No matter which way you slice it, continuity is a big deal in comics, and will fuel fan debate in all corners of comic culture.
Back in 1980, I was struck by what (at the time) was an outrageous idea.
Why can’t Superman marry Lois Lane?
The heart of the idea was that I was getting old enough to realize that the status quo in comics was stifling, and that not letting the characters advance in any way kept the stories from being anything more than kids’ stuff. Sure you were beginning to see books with better story telling come out, like the Chris Claremont run on X-Men, and the Wolfman/Perez relaunch of the Teen Titans. But, overall, the really big name comic characters seemed stuck in a story stasis that seemed to be permanent.
Of course this wasn’t an absolute. DC had characters like The Flash, the Atom, and the Elongated Man who all eventually got married. This also did not count characters like Hawkman and Hawkgirl, who started out married.
Also if you look at Marvel you had Reed Richards and Sue Storm who got married early in the run of the Fantastic Four, as well as Ant Man and the Wasp. But, like DC, it seemed that some characters( like Spider-Man) were destined for bachelorhood.
Then 1985 happened. With the release of The Dark Knight returns and Watchmen, comics suddenly became a venue for serious writing. You also had Crisis on Infinite Earths, which tore down the old DC continuity and relaunched the entire line. It took characters (like Superman) and, even though it restarted them, allowed for stories that advanced and felt like they really could grow dynamically.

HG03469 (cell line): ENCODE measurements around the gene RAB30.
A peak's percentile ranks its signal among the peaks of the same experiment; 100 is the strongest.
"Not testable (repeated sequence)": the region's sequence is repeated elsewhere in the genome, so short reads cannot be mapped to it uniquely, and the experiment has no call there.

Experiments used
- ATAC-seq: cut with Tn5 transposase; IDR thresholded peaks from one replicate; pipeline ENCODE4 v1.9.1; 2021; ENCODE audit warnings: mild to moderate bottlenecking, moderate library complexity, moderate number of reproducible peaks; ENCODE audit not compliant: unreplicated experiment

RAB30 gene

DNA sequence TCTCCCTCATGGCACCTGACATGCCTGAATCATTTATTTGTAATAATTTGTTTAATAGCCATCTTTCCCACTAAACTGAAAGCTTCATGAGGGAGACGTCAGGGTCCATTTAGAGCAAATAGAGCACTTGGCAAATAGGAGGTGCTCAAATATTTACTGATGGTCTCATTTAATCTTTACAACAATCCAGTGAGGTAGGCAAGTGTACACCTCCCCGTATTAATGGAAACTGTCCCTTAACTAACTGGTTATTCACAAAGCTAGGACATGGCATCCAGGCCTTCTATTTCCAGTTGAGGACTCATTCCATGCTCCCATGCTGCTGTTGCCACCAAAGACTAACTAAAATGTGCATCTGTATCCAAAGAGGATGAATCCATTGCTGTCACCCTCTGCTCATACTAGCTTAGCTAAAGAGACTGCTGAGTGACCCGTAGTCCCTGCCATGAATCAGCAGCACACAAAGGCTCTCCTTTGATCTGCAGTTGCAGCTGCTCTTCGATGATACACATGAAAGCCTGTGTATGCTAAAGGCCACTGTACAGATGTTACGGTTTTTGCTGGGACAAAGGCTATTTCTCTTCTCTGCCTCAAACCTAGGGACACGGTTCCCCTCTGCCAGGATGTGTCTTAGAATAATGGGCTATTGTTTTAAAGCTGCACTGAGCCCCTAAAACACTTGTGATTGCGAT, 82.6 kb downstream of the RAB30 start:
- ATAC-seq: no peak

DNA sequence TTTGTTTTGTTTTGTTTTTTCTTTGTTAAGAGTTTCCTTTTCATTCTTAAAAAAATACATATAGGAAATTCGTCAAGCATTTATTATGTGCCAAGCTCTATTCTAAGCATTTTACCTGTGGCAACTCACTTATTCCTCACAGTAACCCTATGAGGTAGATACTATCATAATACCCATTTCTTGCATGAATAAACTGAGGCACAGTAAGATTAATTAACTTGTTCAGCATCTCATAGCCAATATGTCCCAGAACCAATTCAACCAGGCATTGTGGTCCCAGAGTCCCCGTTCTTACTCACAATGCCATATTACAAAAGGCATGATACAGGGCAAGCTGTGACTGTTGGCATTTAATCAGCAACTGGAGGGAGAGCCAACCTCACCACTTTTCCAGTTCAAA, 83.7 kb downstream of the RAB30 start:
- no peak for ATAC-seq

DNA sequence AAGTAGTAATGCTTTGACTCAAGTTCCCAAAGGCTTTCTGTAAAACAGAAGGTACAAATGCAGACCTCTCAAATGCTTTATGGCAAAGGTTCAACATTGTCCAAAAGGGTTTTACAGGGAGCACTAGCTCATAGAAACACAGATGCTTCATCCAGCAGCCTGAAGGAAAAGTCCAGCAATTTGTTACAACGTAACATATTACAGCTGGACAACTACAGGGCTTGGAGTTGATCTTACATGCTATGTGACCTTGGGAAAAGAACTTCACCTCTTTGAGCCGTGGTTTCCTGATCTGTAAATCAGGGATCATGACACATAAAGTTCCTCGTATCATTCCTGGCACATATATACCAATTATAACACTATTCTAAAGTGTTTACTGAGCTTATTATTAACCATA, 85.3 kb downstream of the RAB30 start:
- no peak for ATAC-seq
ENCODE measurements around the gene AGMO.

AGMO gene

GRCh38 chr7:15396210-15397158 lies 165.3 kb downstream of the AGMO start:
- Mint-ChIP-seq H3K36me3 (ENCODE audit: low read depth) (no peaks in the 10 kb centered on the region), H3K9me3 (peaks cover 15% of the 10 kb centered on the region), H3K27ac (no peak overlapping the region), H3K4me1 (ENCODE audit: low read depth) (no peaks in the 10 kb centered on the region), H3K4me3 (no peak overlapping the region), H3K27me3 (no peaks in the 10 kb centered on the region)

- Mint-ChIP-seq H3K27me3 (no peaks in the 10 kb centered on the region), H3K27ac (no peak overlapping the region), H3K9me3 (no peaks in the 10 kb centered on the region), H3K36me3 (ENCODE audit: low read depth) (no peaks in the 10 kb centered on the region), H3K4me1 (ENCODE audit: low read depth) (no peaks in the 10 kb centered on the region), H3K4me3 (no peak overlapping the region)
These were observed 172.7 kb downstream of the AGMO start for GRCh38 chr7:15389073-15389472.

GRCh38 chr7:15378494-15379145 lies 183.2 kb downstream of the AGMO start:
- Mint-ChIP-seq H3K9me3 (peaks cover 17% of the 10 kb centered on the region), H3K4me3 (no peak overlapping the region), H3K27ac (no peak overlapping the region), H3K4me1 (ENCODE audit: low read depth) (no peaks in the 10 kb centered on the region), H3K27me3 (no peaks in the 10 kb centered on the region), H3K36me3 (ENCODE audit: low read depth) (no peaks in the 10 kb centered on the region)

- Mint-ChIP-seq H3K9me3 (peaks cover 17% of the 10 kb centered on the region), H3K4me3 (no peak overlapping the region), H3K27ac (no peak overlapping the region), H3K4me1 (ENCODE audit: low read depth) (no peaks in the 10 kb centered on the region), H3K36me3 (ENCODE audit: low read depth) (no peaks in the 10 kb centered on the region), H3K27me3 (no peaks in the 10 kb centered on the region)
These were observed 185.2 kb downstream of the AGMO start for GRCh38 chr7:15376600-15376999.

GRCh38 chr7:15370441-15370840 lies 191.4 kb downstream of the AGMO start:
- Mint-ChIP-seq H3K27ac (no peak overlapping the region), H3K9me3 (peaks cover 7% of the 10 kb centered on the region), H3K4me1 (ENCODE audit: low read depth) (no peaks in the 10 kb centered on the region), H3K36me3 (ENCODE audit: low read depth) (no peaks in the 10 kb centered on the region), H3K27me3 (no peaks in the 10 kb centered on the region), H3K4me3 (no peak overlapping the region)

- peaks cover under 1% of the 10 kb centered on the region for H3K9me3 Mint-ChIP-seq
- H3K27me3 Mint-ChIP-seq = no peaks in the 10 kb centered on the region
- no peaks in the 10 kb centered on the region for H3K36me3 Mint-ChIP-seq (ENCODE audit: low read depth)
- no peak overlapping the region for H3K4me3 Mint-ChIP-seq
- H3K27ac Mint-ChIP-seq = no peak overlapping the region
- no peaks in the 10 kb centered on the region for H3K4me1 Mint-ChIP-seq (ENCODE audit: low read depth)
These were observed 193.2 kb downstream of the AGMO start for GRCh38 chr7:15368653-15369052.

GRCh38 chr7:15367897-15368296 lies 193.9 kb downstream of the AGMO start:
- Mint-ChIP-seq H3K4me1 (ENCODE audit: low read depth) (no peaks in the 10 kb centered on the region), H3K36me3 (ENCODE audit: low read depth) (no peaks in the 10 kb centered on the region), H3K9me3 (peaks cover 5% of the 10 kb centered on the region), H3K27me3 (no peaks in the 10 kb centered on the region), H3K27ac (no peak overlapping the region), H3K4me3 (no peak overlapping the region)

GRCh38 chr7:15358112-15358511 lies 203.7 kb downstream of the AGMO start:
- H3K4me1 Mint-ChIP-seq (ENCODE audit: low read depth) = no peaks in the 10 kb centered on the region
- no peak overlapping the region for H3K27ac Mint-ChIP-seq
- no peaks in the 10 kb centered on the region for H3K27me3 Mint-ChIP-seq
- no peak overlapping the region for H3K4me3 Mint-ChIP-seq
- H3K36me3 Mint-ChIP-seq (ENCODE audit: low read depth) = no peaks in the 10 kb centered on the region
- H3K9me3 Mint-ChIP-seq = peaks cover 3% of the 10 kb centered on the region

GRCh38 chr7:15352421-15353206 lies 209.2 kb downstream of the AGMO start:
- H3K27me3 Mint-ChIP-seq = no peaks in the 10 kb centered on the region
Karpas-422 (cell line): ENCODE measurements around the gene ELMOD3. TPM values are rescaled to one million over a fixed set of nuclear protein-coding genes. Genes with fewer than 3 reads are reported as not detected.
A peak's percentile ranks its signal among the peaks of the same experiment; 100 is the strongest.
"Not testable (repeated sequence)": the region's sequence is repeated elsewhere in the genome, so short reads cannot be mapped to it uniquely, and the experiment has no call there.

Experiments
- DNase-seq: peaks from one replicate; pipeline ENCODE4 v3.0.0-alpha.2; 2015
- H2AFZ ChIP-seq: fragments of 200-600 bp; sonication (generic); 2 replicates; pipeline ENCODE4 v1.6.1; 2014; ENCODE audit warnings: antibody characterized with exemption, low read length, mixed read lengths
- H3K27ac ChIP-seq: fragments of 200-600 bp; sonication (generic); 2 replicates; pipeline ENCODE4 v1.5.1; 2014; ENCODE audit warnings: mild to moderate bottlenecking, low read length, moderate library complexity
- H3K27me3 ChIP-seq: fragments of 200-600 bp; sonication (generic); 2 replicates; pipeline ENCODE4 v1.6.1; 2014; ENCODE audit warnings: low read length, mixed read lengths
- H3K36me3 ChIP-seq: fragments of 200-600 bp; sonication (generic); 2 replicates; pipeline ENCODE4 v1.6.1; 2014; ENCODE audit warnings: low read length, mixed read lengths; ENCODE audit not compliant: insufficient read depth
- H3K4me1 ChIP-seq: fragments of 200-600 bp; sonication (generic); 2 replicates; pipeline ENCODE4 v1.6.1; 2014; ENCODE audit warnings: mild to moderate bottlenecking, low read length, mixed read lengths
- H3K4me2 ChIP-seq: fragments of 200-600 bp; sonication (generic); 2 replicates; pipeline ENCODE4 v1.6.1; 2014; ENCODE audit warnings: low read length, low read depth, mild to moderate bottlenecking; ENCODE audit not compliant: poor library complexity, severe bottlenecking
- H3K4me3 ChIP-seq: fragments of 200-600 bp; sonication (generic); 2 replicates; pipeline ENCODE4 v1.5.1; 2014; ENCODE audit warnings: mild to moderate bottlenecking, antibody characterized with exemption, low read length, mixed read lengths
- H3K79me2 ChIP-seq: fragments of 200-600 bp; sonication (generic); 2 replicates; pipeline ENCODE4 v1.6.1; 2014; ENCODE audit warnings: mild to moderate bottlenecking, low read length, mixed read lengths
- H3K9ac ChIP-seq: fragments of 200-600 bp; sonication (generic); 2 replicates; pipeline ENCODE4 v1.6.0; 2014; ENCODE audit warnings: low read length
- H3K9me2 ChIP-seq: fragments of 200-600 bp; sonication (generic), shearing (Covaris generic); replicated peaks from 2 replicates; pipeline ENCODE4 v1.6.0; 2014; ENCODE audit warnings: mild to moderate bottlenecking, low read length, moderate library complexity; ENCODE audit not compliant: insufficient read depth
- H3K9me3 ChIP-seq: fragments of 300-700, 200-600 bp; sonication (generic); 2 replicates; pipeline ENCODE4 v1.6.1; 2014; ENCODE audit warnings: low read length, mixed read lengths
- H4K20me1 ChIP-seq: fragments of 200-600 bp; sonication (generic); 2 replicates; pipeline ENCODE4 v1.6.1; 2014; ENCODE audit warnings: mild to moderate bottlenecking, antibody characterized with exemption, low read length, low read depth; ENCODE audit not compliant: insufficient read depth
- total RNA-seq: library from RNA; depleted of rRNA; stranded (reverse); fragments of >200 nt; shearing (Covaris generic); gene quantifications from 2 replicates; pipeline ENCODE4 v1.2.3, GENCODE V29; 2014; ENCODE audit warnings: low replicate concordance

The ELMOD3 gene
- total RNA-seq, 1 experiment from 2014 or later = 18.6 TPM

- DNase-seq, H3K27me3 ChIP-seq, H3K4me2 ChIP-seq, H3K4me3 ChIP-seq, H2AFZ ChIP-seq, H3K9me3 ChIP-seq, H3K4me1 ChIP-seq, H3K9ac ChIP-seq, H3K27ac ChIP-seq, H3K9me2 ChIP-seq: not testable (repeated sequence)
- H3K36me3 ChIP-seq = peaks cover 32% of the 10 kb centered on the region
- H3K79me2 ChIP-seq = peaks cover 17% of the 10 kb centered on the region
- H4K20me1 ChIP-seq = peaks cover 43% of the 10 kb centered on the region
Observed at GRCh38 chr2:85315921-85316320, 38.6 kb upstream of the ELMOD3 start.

From the time of the relaunch, you saw Clark Kent and Lois Lane go through all the stages of their relationship – from dating, to his revealing his identity to her, engagement, and eventually they did get married. Over all, it felt organic and was some very good story telling. It also opened up some fantastic storytelling, with the marriage being treated like one you see in real life if one of the partners is a fireman, or solider. But not all was peaches and cream; from the beginning of the relationship, there were detractors. Some were fans who did not like the break from the status quo. They wanted the Superman who appeared in the cartoons, or the Donner movies, and could not accept a more humanized version of the characters. Others were writers who chafed at having to write about a Superman who was in a healthy relationship, as they felt it constrained them.
In spite of this, for over a decade, you had Clark Kent and Lois Lane as a happily married couple, and they were not the only ones. Wally West (Barry Allen’s successor as the Flash) married his girlfriend Linda Park. Over at Marvel you even had Spider-Man get married.
This was also paired with the growing idea of the legacy character. You had Wally West pick up the mantle of the Flash after the death of Barry Allen. You even had Dick Grayson become Batman after the apparent death of Bruce Wayne. So you had comic characters growing and their stories progressing. It was a great time to be a comic book reader.